Greed is unquestionably the most harmful of humanity’s cardinal sins, particularly in the portion of the world that runs on the capitalist economic system. Two of the other “seven deadly sins,” gluttony and lust, are merely alternative forms of it. But if avarice is the most malignant of humanity’s seven most destructive failings, envy is by far the most foolish. I ought to know. I harbored it regularly for years.

Being envious is pointless on a variety of levels. First off, staying jealous and resentful requires a great deal of time and energy, both of which can and should be used more productively on issues of far greater significance.

But it’s not just the exertion wasted on envy that’s idiotic; it’s the silly things people covet. In my youth, I was jealous of those who ran faster than I did (a handful), boys who were better at basketball than I was (a few more), and guys who were more successful with girls than I was (every male with a pulse). Interestingly, I cared not a whit about kids with more toys, bigger houses or higher grades; what I wasted my jealousy on was shallow, even by typical juvenile male standards.

Maturity is accepting the fact you may never be the absolute best at anything. Years ago, when a guy blew by me for a game-winning lay-up in a pick-up basketball game, I instantly detested him ”“ and bear in mind this was before “trash talk” was around to intensify one’s irrational hatreds.

I played competitive sports fervently throughout my lengthy adolescence, but today my primary pastimes are reading and writing. That’s attributable partly to evolution and maturation, but mostly to aging hip joints, a wife who prefers a wage-earning spouse to a weekend warrior, and children who could care less how far their dad can hit a softball.

Over the long haul, cerebral pursuits are indisputably healthier than physical ones, and not just because few people sustain concussions while perusing literature.

What a difference my change in outlook has made! Four decades ago, some 15-year-old left-handed batter I’d never seen before hit my best pitch over the trees in distant right field during a Babe Ruth League baseball game. I resented him for days afterward despite not knowing a darn thing about him, other than that he was obviously a much better hitter than I was a pitcher. But today when someone produces excellent writing I’m not the slightest bit envious; in fact, I’m as impressed with the prose’s creator as I am delighted with having read his or her work.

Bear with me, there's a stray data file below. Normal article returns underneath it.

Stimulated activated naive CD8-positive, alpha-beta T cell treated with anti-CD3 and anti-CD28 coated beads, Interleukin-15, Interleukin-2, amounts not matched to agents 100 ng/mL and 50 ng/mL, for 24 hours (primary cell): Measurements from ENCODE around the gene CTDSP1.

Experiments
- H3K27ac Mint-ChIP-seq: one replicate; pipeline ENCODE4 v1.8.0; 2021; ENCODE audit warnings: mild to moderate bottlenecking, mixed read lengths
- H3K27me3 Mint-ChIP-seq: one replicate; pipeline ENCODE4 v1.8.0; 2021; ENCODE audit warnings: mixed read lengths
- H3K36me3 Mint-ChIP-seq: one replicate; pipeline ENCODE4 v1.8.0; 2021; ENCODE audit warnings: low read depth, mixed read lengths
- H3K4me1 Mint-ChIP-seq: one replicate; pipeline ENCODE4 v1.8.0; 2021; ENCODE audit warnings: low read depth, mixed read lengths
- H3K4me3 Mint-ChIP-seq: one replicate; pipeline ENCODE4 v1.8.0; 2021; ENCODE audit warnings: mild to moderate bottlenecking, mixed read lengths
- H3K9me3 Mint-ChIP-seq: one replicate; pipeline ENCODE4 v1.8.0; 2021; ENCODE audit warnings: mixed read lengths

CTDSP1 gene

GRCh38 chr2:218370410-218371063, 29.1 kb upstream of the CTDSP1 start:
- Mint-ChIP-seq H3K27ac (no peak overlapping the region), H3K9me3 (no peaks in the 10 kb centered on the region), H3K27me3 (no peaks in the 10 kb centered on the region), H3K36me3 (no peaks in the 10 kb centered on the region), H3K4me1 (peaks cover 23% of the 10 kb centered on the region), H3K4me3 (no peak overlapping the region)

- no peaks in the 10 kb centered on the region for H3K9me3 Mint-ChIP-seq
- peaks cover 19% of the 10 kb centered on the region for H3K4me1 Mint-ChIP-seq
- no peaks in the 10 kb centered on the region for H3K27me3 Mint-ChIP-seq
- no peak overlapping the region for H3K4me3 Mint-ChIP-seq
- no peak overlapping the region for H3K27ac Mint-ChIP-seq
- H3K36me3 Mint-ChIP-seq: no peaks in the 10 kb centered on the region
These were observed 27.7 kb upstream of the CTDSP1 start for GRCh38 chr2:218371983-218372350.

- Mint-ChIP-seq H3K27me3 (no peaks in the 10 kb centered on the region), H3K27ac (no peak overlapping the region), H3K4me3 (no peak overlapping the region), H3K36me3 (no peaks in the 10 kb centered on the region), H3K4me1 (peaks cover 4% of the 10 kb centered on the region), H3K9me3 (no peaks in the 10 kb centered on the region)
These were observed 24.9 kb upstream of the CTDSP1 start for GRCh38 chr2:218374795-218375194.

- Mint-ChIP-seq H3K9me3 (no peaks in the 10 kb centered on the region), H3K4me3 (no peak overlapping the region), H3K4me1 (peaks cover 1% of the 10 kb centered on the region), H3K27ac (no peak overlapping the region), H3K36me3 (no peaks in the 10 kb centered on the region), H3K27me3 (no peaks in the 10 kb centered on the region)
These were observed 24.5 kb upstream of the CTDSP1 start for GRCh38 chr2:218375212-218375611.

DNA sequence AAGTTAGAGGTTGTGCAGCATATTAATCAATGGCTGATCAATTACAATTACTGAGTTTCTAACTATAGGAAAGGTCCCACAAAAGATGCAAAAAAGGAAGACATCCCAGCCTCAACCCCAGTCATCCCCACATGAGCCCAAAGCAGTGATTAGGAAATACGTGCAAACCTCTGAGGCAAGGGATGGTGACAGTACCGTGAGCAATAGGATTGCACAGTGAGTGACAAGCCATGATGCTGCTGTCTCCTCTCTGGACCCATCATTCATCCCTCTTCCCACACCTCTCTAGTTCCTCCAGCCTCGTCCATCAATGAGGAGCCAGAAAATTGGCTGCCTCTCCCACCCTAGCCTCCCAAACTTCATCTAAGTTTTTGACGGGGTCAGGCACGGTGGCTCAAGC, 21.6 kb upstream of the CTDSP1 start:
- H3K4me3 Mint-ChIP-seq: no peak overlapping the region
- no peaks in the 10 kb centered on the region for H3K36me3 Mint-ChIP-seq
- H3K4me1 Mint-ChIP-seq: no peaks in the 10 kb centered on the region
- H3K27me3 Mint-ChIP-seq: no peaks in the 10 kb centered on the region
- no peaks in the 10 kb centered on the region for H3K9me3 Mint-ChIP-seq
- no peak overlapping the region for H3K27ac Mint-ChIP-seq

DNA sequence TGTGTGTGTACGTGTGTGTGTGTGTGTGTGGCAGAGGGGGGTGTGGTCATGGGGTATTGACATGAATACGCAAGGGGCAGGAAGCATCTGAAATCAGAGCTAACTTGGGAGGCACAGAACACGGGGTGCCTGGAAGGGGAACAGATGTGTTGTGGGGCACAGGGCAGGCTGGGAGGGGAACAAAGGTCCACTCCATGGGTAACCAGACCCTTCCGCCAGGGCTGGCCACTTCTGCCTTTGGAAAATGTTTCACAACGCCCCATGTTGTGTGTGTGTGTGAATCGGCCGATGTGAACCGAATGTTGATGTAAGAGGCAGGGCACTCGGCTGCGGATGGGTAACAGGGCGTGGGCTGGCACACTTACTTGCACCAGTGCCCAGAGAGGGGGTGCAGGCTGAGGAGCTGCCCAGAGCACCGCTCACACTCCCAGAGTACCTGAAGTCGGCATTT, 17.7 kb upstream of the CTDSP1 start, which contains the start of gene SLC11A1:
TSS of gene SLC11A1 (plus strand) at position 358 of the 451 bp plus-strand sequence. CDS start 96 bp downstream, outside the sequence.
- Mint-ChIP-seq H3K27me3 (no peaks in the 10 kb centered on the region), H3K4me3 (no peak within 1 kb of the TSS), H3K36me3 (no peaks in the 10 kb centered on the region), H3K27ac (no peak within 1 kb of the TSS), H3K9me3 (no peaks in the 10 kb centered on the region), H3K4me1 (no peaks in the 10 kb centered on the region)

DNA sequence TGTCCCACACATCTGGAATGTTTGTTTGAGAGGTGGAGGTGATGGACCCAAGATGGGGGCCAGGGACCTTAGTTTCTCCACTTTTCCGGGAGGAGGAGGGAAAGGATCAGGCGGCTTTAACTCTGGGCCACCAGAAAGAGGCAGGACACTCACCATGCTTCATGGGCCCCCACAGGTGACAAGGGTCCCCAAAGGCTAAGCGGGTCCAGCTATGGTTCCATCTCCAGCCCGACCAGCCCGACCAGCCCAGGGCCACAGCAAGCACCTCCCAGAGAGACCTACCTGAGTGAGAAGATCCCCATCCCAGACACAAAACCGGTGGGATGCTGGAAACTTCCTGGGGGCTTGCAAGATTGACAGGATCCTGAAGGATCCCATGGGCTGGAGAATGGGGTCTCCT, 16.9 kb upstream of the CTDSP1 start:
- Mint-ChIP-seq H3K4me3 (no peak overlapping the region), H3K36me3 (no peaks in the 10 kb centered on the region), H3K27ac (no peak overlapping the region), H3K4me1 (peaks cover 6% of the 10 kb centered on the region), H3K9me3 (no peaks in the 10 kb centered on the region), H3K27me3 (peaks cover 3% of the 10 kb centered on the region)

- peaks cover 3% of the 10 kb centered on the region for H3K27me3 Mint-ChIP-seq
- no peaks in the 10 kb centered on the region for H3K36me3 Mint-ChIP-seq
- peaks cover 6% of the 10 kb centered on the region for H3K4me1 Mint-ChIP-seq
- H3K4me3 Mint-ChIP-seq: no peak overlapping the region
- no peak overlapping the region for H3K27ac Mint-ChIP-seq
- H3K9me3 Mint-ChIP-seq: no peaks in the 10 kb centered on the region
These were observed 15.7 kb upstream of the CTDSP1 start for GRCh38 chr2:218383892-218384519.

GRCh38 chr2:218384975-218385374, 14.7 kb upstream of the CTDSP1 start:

That relatively late epiphany was brought to mind recently when I finished reading “Talk Show,” a book of essays by Dick Cavett, a gifted writer who made his name interviewing people on television shows for the better part of the same quarter-century or so that I spent being a gym rat.

One of the collection’s many delicious anecdotes tells the tale of a notoriously self-absorbed singer with a tendency toward bellicosity getting punched in the face outside a nightclub by an admirer who had taken offense to something the crooner had done or said. Observed one witty person at the time, “That’s the first time the fan ever hit the s—!”

Another of his essays, one that originally ran in the New York Times 10 or so years ago, decried the decline and fall of proper usage of the English language. Cavett excoriated one particularly inarticulate world leader of the time, pointing out numerous instances of the man’s public mangling of his supposed native tongue. The politician in question, an outwardly genial sort who couldn’t or wouldn’t correctly pronounce the word “nuclear,” had allegedly observed, “The French have no word for entrepreneur.” It was a great line, but several of the column’s alert readers subsequently wrote in, pointing out that the intellectually challenged individual in question had never actually uttered those words; that specific bit of oral butchery was nothing more than urban legend. Cavett graciously owned up to his error in print, thanking those who had pointed it out. “And I owe Mr. Bush an apology, too,” he wrote, adding, “Although hardly the size of the one he owes us.”

Pointing out the malignancy of greed and envy should in no way be interpreted as an endorsement of the other five deadly sins. There’s nothing admirable about wrath, lust, gluttony or pride, either. And I’m guessing the seventh deadly sin is one to be avoided as well. But for the life of me, I can’t remember what it is, and I’m presently feeling too indolent to look it up.

— Andy Young teaches English at a York County high school. These days he envies no one, unless he meets someone with a Pulitzer Prize, an NBA Championship or a Teacher of the Year award to his or her credit.



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